A Business Improvement District (BID) is a partnership where property owners and retailers come together to make a positive and collective contribution to the good of their district. As Claire Bowles, Regenerative Development Lead at i2C Architects writes, the world’s largest BID was London’s West End. CEO of that BID, Jace Tyrrell, now heads up Sydney’s first.
Revitalising and regenerating districts is a must as we shift our cities to become thriving destinations that strive for sustainable outcomes. This is all too often hampered by the lack of collaboration and integration of key stakeholders within developments when each hold different invested interests that can lead to short termism and barriers to sustained improvement.
What if there was a model that could unlock private capital and bring together stakeholders to collaborate and create revitalised districts with a focus on sustainability outcomes such as net zero targets and social value gains?
By bringing together public and private sector players with the ambition to regenerate a district, we can start to lean into real place-based regeneration rather than individual property developer’s dreams and ideas to drive their own personal returns.
The model does indeed exist and has been in existence across the world since 1970 with more than 2,000 Business Improvement Districts (BIDs) in cities across the world. From Downtown Cape Town to London’s West End, from Times Square in New York to Two Kings in Toronto, cities around the world are dotted with BIDs that have transformed once rundown, fragmented and sometimes crime-ridden areas into bustling economic powerhouses attracting businesses, residents, tourists, artists and events both day and night.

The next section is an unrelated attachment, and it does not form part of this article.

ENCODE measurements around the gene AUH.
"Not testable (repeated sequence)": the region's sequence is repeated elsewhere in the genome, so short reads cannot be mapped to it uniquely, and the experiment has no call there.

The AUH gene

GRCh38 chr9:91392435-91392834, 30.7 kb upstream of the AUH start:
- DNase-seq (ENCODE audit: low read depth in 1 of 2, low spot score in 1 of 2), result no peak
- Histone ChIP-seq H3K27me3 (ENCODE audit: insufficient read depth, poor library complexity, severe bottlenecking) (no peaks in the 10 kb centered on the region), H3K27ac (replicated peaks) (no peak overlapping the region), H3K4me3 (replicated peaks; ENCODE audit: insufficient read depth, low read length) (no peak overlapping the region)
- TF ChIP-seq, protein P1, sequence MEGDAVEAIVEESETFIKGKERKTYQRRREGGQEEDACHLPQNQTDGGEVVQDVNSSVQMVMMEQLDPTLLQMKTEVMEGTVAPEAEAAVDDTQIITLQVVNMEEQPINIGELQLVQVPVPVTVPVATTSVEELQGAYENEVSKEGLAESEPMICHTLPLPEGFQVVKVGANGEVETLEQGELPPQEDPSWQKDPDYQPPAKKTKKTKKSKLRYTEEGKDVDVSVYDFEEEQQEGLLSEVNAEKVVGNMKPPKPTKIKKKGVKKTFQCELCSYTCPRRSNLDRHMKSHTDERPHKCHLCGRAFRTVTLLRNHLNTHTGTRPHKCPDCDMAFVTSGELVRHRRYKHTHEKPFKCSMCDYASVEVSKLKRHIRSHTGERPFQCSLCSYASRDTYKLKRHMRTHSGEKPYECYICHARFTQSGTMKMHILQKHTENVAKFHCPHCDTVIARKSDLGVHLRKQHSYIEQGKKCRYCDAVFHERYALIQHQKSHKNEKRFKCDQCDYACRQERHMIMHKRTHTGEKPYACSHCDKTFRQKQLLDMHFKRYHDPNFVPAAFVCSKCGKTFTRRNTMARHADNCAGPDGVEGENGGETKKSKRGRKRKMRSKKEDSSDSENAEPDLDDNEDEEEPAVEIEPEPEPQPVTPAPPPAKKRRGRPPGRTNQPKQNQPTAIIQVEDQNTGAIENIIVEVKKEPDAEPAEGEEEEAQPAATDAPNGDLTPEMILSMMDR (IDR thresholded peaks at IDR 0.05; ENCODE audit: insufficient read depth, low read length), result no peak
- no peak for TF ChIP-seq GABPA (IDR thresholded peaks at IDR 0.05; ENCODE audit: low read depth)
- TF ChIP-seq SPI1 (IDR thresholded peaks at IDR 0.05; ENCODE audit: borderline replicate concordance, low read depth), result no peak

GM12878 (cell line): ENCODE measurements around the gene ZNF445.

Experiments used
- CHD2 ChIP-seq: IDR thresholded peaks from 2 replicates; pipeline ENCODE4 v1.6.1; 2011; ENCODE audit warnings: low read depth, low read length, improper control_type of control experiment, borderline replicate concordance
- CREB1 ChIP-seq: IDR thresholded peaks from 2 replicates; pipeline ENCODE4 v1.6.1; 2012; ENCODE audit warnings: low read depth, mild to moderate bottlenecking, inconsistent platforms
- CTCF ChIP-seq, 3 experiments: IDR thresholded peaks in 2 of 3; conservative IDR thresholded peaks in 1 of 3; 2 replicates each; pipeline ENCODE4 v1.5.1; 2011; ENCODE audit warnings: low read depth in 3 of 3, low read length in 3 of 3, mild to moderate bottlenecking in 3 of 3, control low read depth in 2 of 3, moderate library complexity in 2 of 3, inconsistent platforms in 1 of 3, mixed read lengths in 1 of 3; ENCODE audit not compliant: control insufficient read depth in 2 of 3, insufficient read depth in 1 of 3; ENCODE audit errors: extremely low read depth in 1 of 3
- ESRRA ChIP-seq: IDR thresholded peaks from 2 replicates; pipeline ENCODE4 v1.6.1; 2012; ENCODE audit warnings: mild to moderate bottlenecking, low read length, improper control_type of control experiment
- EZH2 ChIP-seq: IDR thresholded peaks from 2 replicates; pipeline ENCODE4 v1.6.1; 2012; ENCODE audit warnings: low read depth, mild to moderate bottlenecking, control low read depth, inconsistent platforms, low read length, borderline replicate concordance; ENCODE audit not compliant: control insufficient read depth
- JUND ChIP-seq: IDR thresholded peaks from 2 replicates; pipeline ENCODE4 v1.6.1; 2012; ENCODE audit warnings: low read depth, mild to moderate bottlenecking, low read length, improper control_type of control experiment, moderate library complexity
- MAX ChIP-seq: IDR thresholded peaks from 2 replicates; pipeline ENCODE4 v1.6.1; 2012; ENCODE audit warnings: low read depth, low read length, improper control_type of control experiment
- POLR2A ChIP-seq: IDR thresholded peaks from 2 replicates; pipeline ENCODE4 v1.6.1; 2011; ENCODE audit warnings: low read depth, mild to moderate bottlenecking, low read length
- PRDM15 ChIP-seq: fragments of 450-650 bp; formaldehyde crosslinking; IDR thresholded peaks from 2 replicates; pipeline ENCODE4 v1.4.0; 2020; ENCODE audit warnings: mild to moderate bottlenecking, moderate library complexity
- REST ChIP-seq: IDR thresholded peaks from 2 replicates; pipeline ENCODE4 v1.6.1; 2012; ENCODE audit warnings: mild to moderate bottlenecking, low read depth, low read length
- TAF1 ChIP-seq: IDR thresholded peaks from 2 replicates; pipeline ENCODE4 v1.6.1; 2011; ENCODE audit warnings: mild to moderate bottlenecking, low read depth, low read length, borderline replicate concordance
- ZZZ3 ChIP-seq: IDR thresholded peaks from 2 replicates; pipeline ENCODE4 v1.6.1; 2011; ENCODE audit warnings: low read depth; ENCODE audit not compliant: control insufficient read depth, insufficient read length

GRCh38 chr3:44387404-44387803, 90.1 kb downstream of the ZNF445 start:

A BID is a public private partnership (PPP) where property owners and retailers come together and decide to make a collective contribution to the improvement, maintenance, development and/or marketing of their district. Most of the property owners must agree to fund the BID through an extra assessment. The core concept is based on the idea of shared responsibility and commitment via funds for the revitalisation and vibrancy of the precinct as a destination for both local community and visitors alike. Shopping centres are typically single properties managed by one entity that sublets retail square footage to multiple tenants.
BIDs have successfully leveraged private funding in cities to catalyse urban regeneration. In fact, well-managed BIDs have contributed to increased property values, improved sales for local retailers, and decreased commercial vacancy rates.
Luckily for us, Australia has one BID, and even better for Sydneysiders, it is leading the charge when it comes to driving visitation, investment and urban outcomes for the nation’s most iconic precincts – our beloved harbour.